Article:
The following post was recently published in the Winter/Spring issue of Connecticut Food News. Decades later his memories of war are still vivid.  In a presentation to an engaged audience at the American Legion in Middletown, John D’Aquila, a resident of Long Island, told stories of his experiences as a medic in the European theater during World War II. He spoke compassionately about entering the Mauthausen concentration camp and encountering people who were skeletal from starvation and pleading for food. His unit immediately set up a soup kitchen to provide nourishment to the survivors.  “My war experience has given me a purpose, empathy, and an understanding of what is going on even today,” John told the audience. John, an attorney, has written a play, “From the Fires,” for 8th and 9th graders to help them understand the consequences of cruelty.  The play has been performed over 1,000 times at schools...
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Posted in Donors, Fundraising, Nutrition, Uncategorized | Leave a comment

March is National Nutrition Month: Eating right for a healthy life

Connecticut Food Bank is recognizing National Nutrition Month this March in honor of the more than 520,000 people in Connecticut that lack access at times to enough food for an active, healthy life.  This year’s campaign theme is Enjoy the Taste of Eating Right. Food insecurity in itself has serious health consequences for children as well as adults. Children from families that struggle with food insecurity are more likely to experience poor physical health and hospitalization, developmental delays, and often struggle in school. Many of the risks of hunger are the same as those of becoming obese including limited resources; lack of access to healthful, affordable foods; cycles of deprivation and overeating; and high levels of stress. While the public health crises of obesity and diet-related diseases affect all segments of the population, they disproportionately impact the communities we serve. By providing more healthful food, including an average of 5 million pounds of fresh produce annually,...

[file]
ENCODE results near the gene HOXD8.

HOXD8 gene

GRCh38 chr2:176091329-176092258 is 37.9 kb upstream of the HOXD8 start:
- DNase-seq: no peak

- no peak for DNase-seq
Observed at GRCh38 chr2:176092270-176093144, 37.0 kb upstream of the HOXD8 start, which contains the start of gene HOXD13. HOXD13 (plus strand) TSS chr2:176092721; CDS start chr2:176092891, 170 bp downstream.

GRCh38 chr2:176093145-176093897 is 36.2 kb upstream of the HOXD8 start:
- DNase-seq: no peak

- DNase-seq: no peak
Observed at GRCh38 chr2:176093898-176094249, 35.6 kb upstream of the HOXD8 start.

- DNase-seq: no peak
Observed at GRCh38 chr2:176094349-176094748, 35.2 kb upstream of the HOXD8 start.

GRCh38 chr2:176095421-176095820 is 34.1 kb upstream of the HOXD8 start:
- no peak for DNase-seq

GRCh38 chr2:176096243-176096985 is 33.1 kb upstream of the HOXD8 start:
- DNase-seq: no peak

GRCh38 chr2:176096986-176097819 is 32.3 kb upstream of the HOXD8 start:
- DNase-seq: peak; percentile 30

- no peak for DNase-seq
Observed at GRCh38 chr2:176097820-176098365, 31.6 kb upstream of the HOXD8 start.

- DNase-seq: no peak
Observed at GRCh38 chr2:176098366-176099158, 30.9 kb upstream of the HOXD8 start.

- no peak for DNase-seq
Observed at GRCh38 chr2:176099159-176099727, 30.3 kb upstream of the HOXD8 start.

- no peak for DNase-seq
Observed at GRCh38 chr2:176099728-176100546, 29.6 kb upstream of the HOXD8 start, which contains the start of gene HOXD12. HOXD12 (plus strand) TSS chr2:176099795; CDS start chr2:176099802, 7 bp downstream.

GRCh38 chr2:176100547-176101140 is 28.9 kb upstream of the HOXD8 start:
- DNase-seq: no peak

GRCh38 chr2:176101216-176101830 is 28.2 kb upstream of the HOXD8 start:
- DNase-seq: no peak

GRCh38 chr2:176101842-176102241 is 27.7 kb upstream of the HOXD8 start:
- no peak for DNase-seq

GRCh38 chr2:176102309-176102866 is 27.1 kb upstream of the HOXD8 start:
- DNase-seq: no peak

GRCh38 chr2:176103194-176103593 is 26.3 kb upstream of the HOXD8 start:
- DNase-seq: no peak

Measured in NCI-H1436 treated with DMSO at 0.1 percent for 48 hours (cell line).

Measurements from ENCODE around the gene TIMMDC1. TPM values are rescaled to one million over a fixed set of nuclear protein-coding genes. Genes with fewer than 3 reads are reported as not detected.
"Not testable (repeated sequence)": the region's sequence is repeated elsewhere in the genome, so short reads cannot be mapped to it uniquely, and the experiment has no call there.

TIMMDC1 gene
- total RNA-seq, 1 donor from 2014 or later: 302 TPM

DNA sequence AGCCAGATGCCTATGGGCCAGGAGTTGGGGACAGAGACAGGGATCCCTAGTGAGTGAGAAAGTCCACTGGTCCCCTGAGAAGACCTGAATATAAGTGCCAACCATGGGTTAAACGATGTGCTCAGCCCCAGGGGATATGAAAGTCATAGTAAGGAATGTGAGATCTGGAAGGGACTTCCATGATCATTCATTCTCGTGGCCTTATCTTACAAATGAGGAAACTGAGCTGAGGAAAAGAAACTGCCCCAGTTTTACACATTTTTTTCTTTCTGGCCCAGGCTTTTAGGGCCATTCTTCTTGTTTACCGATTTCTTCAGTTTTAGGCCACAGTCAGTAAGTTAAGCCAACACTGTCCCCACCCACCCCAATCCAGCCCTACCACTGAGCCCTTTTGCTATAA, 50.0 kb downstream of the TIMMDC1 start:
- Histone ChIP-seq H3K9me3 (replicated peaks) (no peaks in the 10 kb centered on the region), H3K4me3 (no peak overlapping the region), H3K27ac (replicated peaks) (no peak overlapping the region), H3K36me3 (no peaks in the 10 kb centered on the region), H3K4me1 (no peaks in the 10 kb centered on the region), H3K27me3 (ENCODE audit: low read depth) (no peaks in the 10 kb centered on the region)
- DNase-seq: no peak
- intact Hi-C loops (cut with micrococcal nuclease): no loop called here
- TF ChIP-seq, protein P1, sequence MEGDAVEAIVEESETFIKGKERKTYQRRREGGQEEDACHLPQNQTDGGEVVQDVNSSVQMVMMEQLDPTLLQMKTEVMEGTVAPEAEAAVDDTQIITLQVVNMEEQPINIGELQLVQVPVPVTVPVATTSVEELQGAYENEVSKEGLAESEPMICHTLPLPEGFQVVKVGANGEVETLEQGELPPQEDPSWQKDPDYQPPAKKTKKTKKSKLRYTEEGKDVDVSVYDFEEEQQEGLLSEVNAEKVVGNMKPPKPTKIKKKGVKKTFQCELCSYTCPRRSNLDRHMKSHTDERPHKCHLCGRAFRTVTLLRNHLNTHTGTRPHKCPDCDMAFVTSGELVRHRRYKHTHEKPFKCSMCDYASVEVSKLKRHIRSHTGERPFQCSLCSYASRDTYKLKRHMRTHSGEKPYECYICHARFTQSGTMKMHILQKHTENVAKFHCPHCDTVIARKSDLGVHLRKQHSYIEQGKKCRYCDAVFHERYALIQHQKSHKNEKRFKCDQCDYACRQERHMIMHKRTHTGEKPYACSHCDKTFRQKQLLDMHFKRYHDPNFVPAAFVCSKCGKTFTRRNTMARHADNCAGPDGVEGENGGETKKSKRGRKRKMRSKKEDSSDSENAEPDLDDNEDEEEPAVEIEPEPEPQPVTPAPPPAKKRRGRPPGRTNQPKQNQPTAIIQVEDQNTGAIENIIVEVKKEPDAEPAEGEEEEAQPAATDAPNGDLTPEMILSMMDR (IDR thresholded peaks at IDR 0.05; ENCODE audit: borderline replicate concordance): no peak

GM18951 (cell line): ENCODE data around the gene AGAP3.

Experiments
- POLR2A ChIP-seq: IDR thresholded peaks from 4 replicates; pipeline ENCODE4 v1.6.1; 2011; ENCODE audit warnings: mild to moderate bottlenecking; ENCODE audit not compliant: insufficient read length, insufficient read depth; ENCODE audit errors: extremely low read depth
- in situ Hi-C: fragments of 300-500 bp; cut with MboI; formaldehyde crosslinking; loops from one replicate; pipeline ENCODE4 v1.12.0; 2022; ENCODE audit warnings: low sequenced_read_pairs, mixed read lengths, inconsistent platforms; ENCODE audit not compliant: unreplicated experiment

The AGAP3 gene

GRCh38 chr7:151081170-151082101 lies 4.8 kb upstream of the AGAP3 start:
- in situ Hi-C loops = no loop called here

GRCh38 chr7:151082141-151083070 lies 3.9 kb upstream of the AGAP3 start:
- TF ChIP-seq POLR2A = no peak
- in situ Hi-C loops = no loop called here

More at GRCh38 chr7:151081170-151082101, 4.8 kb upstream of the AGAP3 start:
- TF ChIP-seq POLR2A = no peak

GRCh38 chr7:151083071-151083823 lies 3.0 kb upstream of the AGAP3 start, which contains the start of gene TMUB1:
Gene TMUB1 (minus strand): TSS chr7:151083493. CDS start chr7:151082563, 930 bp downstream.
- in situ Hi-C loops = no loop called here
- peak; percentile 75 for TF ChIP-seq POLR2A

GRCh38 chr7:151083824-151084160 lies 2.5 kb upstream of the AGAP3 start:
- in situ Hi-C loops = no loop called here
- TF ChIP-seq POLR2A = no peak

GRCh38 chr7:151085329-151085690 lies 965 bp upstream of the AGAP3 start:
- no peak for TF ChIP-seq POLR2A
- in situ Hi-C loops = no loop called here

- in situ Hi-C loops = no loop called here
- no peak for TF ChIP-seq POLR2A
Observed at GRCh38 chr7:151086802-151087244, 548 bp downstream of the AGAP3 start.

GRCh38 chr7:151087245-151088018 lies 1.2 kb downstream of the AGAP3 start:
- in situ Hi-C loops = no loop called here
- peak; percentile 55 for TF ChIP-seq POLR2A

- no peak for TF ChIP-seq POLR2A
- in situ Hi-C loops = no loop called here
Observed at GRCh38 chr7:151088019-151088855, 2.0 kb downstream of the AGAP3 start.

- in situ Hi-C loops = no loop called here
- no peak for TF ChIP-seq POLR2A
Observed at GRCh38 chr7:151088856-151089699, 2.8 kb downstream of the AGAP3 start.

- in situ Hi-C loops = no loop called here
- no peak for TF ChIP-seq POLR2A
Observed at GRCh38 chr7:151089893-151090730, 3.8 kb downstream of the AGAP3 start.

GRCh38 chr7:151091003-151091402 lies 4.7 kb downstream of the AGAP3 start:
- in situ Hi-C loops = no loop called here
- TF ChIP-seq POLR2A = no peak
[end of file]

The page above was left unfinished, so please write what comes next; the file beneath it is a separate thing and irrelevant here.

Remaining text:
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Posted in Childhood hunger, GROW Up with Good Nutrition, Moble Pantry, Nutrition, Programs, Stop & Shop | Leave a comment

Needy families making tough choices

Jo-Ann, an unemployed single mother from New Haven, and her two teenage children have always tried to eat healthy. But eating nutritious foods has become more of a challenge since November 1, 2013. That’s when the family experienced a $36 a month cut to their monthly SNAP (food stamp) budget due to the end of the American Recovery and Reinvestment Act (ARRA) that passed four years ago. The ARRA had provided a temporary increase in SNAP benefits to help struggling low-income households provide enough food for their families during the recession. “Fresh fruits and vegetables are expensive, so I clip coupons and purchase what’s on sale to stretch my food budget,” said Jo-Ann. And while Americans ought to be adding more fruits and vegetables to their diets, it’s a bigger issue for Jo-Ann, who has high blood pressure. Even before her monthly food budget was cut, Jo-Ann was struggling at...
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Posted in Farm Bill, Nutrition, SNAP/Food Stamps, Unemployment | Leave a comment